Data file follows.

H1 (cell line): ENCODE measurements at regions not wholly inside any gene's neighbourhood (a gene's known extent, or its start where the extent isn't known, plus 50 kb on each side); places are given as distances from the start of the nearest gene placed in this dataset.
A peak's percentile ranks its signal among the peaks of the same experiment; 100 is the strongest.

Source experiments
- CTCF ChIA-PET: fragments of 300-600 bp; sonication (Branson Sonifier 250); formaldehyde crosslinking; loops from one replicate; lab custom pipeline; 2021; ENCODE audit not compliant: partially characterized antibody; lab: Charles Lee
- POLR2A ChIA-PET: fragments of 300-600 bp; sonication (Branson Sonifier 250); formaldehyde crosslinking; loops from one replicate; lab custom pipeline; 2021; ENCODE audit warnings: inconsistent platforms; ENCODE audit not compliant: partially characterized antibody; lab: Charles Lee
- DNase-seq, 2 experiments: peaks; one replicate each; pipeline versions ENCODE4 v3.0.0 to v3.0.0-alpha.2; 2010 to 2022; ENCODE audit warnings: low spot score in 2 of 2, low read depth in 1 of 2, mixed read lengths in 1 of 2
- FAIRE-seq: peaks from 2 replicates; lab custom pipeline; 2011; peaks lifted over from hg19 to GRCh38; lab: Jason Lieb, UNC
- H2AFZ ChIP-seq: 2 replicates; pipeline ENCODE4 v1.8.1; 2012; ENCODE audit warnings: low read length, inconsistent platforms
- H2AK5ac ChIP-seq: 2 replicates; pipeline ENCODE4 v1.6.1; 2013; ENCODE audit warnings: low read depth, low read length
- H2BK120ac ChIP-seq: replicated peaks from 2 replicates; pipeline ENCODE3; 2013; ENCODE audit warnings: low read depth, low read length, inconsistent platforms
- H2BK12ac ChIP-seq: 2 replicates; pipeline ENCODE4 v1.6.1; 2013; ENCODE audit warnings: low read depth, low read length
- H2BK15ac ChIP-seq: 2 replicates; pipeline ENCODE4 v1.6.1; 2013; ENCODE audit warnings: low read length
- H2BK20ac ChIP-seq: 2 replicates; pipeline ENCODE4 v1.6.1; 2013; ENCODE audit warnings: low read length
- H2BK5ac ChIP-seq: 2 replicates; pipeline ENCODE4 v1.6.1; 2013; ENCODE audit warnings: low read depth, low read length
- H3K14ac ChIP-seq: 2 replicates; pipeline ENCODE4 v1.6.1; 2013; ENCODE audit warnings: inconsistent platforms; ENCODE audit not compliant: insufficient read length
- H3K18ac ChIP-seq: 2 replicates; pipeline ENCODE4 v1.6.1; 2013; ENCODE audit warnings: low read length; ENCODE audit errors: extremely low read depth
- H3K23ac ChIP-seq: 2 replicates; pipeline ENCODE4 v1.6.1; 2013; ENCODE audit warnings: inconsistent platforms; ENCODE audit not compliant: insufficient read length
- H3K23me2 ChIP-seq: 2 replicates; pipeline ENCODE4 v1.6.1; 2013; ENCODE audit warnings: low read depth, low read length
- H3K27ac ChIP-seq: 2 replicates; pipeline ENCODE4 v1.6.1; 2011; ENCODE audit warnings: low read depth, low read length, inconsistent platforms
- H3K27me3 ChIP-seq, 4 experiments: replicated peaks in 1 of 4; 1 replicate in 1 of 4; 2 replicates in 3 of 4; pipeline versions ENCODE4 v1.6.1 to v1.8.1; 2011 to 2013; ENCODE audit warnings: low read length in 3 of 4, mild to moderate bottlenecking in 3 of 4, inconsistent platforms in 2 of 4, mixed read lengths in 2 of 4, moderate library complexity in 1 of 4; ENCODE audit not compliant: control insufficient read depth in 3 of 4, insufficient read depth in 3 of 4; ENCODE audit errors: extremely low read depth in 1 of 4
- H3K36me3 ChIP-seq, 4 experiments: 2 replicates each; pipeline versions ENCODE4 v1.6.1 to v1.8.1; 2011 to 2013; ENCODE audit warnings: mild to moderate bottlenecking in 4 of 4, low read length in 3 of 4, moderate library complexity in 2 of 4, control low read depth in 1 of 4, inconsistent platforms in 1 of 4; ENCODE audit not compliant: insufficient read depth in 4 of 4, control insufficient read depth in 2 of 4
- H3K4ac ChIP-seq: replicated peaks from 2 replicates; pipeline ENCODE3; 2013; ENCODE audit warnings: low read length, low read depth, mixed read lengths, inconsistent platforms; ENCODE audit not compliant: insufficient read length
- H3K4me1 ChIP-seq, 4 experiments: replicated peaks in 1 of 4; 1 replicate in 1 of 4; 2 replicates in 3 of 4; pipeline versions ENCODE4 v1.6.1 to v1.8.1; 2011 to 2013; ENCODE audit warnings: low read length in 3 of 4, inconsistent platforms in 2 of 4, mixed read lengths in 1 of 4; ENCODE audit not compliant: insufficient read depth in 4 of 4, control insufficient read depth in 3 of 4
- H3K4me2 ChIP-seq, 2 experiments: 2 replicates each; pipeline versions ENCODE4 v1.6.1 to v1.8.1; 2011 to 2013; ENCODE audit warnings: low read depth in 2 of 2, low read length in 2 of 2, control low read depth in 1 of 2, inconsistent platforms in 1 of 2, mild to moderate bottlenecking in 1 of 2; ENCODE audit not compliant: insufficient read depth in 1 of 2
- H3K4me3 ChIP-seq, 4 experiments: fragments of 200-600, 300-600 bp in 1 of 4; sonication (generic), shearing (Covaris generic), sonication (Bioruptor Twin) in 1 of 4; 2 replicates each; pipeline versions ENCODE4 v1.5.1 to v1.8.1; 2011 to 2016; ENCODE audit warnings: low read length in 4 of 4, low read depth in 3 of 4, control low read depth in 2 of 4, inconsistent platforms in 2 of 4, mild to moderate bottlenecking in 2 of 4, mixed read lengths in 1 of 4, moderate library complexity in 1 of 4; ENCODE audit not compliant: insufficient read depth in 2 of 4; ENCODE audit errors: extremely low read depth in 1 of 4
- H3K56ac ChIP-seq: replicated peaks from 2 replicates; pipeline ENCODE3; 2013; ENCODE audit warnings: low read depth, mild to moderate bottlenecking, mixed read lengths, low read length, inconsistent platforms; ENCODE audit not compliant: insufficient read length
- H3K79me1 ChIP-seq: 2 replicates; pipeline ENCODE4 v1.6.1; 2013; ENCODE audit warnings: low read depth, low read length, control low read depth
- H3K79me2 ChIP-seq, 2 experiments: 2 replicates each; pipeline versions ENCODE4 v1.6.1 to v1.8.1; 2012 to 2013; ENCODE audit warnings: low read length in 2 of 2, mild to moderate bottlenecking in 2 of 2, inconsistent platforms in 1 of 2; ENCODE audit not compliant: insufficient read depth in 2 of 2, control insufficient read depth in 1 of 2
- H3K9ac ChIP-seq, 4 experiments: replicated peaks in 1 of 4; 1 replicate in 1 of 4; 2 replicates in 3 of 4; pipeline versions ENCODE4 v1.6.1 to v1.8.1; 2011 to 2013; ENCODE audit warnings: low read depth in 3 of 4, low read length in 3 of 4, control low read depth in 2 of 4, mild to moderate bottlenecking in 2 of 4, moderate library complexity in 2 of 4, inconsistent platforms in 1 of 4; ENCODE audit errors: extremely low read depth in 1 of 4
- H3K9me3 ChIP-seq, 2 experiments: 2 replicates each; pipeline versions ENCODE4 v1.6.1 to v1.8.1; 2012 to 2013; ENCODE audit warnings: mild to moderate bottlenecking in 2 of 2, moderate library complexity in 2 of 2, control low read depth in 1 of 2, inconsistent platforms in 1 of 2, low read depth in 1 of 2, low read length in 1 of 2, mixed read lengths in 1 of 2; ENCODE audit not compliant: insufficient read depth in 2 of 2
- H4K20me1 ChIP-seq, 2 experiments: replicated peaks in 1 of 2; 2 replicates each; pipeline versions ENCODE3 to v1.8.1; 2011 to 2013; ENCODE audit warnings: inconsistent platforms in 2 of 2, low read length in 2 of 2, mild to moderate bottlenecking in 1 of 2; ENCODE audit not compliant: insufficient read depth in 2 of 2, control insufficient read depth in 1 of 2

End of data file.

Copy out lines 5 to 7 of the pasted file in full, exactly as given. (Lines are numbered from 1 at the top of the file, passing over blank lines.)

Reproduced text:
- POLR2A ChIA-PET: fragments of 300-600 bp; sonication (Branson Sonifier 250); formaldehyde crosslinking; loops from one replicate; lab custom pipeline; 2021; ENCODE audit warnings: inconsistent platforms; ENCODE audit not compliant: partially characterized antibody; lab: Charles Lee
- DNase-seq, 2 experiments: peaks; one replicate each; pipeline versions ENCODE4 v3.0.0 to v3.0.0-alpha.2; 2010 to 2022; ENCODE audit warnings: low spot score in 2 of 2, low read depth in 1 of 2, mixed read lengths in 1 of 2
- FAIRE-seq: peaks from 2 replicates; lab custom pipeline; 2011; peaks lifted over from hg19 to GRCh38; lab: Jason Lieb, UNC